USB flash drives have become as common as CD burners in most organisations. However, these drives can also be a tremendous source of data leakage from an organisation's network.
Users often store the information they need, such as passwords or other corporate secrets, on these USB flash devices. Although confidential data can as well be easily transferred to 3.5-inch floppy disks, writeable CDs, or any other removable media allowed on the network, it is the size of USB devices that pose such a great risk.
Because these devices are so small, they're an easy target for thieves, and they're also easier for users to lose or misplace. And that means that vital secrets can disappear before you know it.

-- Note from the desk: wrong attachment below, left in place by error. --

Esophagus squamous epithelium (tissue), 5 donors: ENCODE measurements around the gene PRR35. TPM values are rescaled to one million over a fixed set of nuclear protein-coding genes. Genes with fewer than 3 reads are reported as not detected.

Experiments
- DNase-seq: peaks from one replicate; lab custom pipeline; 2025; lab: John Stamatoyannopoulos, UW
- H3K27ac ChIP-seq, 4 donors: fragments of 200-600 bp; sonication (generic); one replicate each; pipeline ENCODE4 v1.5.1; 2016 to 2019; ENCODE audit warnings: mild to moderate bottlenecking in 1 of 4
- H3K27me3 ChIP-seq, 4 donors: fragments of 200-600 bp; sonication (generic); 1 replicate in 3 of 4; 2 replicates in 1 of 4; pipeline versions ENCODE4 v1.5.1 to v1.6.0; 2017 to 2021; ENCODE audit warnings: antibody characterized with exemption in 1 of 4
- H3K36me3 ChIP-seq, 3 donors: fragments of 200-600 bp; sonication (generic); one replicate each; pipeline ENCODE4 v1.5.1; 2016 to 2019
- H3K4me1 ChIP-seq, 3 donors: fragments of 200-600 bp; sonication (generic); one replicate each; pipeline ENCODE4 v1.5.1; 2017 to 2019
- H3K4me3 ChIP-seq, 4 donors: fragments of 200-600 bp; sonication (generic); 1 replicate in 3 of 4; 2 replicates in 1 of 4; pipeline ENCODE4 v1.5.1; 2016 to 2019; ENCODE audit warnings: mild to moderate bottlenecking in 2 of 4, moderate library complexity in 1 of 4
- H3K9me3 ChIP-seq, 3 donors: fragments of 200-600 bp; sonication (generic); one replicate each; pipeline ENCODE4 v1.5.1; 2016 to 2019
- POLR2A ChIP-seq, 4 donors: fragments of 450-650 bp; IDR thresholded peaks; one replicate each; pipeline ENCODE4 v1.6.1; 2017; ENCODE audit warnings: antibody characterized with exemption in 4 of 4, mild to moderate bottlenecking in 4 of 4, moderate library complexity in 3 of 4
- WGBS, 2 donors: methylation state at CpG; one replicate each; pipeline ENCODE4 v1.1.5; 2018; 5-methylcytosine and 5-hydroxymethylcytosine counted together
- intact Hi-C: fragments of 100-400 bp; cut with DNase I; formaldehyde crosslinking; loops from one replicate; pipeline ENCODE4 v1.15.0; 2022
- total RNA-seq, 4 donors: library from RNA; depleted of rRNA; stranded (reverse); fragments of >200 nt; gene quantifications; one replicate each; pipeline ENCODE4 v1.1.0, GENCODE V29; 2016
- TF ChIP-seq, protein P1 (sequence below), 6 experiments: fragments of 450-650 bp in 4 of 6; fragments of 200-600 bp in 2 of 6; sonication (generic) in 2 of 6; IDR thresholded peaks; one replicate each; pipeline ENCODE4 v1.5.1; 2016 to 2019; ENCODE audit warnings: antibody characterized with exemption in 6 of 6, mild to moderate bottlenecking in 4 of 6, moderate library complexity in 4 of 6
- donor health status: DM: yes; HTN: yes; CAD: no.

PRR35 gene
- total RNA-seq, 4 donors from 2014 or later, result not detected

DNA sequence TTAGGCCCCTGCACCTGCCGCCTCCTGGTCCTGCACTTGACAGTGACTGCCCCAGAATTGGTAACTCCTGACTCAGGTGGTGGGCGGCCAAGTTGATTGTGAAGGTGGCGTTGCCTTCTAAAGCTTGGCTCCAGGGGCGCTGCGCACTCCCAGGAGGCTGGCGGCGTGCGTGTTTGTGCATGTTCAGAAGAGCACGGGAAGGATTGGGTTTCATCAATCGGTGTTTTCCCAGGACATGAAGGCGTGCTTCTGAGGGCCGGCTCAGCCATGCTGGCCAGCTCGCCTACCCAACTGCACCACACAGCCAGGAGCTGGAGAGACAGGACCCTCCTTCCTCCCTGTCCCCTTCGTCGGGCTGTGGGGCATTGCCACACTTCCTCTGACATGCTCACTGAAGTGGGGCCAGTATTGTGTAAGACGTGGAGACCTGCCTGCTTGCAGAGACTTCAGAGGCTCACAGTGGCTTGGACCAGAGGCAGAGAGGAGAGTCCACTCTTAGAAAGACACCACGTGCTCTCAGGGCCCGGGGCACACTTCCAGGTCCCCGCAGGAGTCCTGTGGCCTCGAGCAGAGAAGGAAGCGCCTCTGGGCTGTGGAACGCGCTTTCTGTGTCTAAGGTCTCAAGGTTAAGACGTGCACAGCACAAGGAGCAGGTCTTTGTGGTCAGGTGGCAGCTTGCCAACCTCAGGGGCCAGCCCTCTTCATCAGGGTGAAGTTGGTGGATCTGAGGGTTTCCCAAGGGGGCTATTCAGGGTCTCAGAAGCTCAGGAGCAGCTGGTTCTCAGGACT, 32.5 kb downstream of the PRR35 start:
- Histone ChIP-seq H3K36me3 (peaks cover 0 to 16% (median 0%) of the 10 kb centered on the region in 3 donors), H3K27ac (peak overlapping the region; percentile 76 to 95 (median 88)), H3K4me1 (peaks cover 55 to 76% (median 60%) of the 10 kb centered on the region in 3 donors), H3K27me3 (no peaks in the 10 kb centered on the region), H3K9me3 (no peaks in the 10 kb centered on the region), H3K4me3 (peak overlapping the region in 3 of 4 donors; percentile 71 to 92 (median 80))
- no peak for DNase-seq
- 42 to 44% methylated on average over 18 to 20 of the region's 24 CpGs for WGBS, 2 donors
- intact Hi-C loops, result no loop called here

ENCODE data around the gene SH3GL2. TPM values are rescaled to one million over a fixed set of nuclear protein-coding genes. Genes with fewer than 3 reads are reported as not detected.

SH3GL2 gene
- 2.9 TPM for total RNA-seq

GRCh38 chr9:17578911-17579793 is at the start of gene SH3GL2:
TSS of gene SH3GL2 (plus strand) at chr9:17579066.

While it may be tempting to ban the use of these devices altogether, that really isn't necessary. These common devices are extremely useful, and it's perfectly fine to allow them on your network. However, to better protect corporate data, you have to take steps to add a layer of security to go with the information these handy devices can store.
For example, you can configure Windows Encrypting File System (EFS) to encrypt user data on the fly. This works extremely well with laptops that travel outside of your company walls.